English zoologist and ornithologist.
Born in a castle near Geneva, when his family returned home to England, Cambridgeshire, from a trip to Italy. At the age of 5-6 years, hurt his leg and remained lame for life.
In 1844 he went to Mr. Walker 's school in the small village of Stetchworth next to Newmarket. Already at a young age he became interested in ornithology.
Newton studied at the University of Cambridge College, where in 1853 he received a bachelor's degree, and then a master's degree.
In 1854 he undertook several trips to many regions of the earth, such as Lapland, Iceland, Spitsbergen, the Caribbean Islands and North America, on the instructions of the college. In 1866 he became the first professor of zoology and comparative anatomy at Cambridge.
In 1858 Newton was one of the founders of the British Union of Ornithologists . He wrote many books, including Zoology of Ancient Europe (1862),Ootheca Wolleyana (started in 1864), Zoology (1872) and A Dictionary of Birds (1893-1896). He also wrote many articles for scientific societies and was the publisher of the magazine Ibis (in 1865–1870), Zoological Record (1870–1872), and Yarrell's British Birds (1871–1882).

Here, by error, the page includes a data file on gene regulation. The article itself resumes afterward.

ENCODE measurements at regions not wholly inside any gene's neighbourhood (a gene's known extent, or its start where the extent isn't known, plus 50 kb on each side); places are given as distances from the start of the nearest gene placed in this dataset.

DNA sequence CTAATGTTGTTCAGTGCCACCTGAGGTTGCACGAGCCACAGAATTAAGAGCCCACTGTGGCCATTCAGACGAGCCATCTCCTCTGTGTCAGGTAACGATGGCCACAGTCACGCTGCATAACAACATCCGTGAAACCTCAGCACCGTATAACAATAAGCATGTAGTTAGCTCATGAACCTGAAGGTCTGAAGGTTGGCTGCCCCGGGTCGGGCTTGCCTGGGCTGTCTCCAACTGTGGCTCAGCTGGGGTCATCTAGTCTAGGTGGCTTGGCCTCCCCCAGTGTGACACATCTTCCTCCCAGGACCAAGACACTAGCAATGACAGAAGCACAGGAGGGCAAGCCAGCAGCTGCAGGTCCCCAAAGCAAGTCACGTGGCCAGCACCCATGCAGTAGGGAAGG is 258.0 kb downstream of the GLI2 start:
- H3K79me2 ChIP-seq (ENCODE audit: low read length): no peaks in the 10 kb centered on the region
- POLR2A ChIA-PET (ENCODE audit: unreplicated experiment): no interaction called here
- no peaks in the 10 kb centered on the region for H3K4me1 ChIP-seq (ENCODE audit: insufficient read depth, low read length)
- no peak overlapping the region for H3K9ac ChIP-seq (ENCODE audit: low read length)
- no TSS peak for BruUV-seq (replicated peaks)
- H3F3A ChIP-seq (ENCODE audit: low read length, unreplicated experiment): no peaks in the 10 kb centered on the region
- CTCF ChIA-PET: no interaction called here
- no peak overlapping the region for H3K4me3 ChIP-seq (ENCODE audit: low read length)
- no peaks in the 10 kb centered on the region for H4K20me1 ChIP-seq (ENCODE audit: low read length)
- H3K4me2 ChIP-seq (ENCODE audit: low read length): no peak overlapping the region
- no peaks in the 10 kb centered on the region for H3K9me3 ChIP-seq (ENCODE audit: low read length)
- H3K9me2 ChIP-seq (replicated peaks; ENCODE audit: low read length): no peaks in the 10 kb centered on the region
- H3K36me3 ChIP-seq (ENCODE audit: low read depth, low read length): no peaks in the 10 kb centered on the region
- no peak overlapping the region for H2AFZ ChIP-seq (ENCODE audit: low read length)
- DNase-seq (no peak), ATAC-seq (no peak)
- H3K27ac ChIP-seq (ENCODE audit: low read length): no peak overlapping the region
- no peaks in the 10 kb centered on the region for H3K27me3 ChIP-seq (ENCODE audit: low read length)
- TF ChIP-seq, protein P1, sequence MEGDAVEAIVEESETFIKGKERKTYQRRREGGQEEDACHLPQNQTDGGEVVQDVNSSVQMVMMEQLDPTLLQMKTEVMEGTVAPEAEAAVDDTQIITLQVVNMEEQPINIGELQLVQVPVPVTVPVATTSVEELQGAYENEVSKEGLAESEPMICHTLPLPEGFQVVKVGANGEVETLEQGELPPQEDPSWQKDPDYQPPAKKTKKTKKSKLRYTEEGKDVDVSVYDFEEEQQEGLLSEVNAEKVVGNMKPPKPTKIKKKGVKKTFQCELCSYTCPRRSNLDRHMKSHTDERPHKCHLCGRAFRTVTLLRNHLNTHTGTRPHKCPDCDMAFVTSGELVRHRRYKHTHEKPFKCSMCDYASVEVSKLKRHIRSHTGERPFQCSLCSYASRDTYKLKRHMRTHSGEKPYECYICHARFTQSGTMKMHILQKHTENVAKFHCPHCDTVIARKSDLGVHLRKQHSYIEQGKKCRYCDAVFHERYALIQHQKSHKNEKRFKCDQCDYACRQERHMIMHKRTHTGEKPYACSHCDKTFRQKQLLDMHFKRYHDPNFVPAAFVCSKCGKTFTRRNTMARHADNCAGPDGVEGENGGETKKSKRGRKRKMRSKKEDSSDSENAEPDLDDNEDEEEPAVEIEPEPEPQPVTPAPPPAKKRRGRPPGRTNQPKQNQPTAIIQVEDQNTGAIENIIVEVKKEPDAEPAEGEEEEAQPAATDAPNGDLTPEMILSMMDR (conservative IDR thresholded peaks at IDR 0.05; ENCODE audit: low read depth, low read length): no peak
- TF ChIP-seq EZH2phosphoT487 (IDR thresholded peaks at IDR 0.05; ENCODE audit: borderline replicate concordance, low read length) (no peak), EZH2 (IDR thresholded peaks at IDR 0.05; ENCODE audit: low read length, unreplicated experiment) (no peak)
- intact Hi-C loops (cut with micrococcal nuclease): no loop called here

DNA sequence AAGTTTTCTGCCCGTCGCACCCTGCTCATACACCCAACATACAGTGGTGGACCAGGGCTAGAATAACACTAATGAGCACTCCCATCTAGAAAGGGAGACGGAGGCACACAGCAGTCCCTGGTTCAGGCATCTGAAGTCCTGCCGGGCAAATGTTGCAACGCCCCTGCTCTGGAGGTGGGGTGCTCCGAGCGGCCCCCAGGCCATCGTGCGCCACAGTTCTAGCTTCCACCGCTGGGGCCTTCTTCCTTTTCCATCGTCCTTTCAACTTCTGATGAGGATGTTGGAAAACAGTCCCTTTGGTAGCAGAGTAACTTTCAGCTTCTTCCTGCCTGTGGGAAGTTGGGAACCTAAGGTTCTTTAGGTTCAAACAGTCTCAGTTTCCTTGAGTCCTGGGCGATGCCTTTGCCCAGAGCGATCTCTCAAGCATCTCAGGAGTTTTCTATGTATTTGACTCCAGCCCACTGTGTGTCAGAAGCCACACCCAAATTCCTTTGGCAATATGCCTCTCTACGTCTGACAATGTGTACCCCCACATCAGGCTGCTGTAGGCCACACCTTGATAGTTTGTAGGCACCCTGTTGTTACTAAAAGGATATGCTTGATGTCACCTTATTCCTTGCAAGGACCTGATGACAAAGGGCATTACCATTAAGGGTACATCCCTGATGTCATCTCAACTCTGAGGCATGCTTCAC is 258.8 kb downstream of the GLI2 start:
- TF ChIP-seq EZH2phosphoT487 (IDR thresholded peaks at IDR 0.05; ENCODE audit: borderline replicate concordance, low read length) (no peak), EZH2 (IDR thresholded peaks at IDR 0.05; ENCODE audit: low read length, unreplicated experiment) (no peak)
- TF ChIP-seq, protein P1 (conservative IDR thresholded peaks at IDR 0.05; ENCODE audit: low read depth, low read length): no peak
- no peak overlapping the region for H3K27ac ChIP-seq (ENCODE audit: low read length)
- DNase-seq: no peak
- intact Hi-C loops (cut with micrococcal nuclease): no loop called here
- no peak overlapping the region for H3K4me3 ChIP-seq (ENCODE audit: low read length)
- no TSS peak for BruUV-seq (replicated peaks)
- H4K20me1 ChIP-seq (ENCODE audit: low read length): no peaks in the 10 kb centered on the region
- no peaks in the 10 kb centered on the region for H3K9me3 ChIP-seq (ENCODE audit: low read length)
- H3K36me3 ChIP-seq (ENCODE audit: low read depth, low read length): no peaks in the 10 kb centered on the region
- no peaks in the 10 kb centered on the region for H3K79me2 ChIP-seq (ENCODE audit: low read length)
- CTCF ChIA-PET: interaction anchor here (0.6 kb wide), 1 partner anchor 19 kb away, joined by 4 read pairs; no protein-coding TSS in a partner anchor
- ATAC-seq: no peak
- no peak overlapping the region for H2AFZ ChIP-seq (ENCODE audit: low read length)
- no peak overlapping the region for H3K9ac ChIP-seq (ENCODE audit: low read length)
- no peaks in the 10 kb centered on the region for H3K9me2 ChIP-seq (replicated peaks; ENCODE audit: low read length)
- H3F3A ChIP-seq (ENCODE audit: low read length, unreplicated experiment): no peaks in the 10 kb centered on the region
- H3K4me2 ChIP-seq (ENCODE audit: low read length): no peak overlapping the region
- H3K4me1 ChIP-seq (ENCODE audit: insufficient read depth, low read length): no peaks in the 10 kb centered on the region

Newton was engaged for some time studying the extinct species of birds from the Mascarene Islands, which his brother Sir Edward Newton sent him. Among them are theDodo and the Rodriguez dront (Pezophaps solitaria). In 1872 he was the first to describe the Rodriguez parrot (Psittacula exsul), which died out around 1875.
His achievements in ornithology and zoogeography were recognized by the Royal Society, in 1900 awarded him with the Royal Medal . In the same year he received amedal London Linneevsky society.
Newton's interest in extinct bird species led him to work on the protection of birds. He played an important role in the struggle for the adoption of the Law on the Protection of Seabirds.
Bay in the south of the Land of Olaf V, West Svalbard Island. The coordinates are 78° 40'N 20° 30'E.
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